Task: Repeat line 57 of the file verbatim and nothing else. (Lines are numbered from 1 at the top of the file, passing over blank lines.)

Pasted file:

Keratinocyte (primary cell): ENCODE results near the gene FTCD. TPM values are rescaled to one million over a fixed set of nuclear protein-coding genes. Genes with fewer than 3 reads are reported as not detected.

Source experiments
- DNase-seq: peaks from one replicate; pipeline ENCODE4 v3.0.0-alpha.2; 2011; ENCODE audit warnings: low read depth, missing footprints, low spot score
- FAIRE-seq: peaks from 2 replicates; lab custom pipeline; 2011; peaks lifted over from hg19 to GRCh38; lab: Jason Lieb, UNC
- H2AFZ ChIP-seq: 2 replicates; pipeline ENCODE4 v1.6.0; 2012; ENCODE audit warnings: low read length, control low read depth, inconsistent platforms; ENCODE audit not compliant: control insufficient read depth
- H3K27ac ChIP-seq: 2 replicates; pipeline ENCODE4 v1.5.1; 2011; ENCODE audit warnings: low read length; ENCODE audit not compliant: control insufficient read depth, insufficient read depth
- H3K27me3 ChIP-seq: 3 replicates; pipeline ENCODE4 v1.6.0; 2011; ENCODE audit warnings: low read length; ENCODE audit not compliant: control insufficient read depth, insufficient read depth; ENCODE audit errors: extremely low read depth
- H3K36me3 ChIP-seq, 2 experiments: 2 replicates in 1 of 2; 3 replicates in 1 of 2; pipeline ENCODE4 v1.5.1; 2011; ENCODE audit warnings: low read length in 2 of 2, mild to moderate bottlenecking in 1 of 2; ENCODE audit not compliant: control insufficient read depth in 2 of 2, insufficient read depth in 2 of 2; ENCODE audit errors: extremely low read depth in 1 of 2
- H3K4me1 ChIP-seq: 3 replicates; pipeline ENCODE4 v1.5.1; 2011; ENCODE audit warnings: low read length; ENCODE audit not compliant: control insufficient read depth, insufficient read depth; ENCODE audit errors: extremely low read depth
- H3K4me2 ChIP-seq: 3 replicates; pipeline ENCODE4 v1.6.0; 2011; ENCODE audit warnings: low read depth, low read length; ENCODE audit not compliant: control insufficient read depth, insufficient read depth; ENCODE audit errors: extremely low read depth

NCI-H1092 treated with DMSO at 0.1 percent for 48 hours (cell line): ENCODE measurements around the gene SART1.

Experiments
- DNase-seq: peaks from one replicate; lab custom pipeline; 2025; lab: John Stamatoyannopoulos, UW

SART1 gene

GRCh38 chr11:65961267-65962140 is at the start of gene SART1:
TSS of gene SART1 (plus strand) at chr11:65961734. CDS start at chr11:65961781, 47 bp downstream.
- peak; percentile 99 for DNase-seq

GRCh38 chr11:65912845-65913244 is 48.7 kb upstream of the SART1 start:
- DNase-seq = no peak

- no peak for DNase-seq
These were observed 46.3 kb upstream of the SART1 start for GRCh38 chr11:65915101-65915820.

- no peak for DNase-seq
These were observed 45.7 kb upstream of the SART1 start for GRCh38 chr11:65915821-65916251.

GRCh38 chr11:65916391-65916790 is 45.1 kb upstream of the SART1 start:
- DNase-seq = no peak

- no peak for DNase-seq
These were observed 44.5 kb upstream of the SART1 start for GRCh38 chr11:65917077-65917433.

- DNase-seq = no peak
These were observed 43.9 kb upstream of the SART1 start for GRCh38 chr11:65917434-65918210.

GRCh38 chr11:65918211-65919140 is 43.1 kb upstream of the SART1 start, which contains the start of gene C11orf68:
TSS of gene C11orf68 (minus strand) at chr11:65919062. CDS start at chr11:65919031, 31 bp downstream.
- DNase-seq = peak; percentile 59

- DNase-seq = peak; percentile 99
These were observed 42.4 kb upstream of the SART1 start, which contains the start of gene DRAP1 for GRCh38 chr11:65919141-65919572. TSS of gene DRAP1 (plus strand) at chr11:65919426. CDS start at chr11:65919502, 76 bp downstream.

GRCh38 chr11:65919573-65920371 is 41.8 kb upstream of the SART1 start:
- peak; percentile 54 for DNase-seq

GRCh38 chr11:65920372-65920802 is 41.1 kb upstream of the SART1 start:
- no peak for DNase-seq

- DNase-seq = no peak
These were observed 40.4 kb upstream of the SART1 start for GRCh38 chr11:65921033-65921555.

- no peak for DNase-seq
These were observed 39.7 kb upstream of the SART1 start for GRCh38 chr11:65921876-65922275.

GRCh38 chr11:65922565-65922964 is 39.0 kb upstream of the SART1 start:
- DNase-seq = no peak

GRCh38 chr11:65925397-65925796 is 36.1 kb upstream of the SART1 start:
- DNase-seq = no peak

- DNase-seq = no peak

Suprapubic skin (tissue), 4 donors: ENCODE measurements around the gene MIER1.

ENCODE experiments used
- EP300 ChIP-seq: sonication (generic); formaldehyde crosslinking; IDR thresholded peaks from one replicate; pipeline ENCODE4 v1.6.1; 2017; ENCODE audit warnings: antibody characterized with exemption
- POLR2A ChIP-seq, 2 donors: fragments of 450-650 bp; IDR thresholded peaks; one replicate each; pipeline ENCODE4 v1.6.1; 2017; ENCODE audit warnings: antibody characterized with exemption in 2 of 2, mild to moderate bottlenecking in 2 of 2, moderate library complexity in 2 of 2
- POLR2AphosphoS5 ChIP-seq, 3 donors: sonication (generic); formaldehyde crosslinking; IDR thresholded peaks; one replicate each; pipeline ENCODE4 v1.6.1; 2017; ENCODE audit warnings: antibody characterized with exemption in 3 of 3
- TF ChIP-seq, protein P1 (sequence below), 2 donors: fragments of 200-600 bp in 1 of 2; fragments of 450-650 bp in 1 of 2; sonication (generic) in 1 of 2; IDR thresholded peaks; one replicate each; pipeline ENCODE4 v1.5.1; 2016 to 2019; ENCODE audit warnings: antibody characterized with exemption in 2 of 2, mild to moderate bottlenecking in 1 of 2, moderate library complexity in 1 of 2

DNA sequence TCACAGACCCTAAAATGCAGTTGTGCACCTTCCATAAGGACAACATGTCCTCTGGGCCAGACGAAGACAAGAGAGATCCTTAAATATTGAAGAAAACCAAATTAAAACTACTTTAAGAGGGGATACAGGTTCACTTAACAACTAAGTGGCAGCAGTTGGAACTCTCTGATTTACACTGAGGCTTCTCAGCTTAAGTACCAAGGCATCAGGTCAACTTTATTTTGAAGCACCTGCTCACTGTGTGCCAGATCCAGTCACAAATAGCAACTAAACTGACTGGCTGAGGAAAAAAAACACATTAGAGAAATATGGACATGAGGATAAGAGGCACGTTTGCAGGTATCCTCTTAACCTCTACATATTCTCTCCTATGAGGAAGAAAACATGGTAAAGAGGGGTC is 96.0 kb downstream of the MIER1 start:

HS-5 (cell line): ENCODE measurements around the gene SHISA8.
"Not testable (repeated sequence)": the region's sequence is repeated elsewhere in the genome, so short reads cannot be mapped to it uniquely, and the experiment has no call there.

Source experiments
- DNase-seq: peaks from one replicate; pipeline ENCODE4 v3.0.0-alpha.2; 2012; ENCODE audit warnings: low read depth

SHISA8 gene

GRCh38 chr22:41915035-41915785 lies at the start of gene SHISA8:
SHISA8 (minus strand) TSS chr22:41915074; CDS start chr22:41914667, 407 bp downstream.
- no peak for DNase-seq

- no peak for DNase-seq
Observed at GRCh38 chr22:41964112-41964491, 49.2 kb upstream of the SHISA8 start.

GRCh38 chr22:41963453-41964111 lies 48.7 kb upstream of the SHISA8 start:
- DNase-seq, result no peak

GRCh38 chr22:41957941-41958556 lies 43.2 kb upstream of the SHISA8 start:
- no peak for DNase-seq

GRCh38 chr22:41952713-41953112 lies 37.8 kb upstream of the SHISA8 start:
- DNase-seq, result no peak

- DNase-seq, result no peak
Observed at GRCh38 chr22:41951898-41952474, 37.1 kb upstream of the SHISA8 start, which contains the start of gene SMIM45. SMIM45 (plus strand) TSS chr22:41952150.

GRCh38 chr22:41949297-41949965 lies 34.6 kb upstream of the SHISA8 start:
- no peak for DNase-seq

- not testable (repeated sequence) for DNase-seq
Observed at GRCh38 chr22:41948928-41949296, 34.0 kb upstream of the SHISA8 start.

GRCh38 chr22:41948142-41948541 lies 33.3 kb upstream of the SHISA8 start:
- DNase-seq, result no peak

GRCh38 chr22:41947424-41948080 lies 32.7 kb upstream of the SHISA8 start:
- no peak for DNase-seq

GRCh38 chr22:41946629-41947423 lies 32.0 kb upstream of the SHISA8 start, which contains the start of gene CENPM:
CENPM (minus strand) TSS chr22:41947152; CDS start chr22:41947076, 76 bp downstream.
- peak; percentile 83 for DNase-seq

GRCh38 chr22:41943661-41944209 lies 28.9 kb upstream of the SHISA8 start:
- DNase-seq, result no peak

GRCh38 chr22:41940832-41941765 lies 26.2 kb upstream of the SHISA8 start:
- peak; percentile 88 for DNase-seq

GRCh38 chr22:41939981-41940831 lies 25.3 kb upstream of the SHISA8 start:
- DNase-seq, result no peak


Source experiments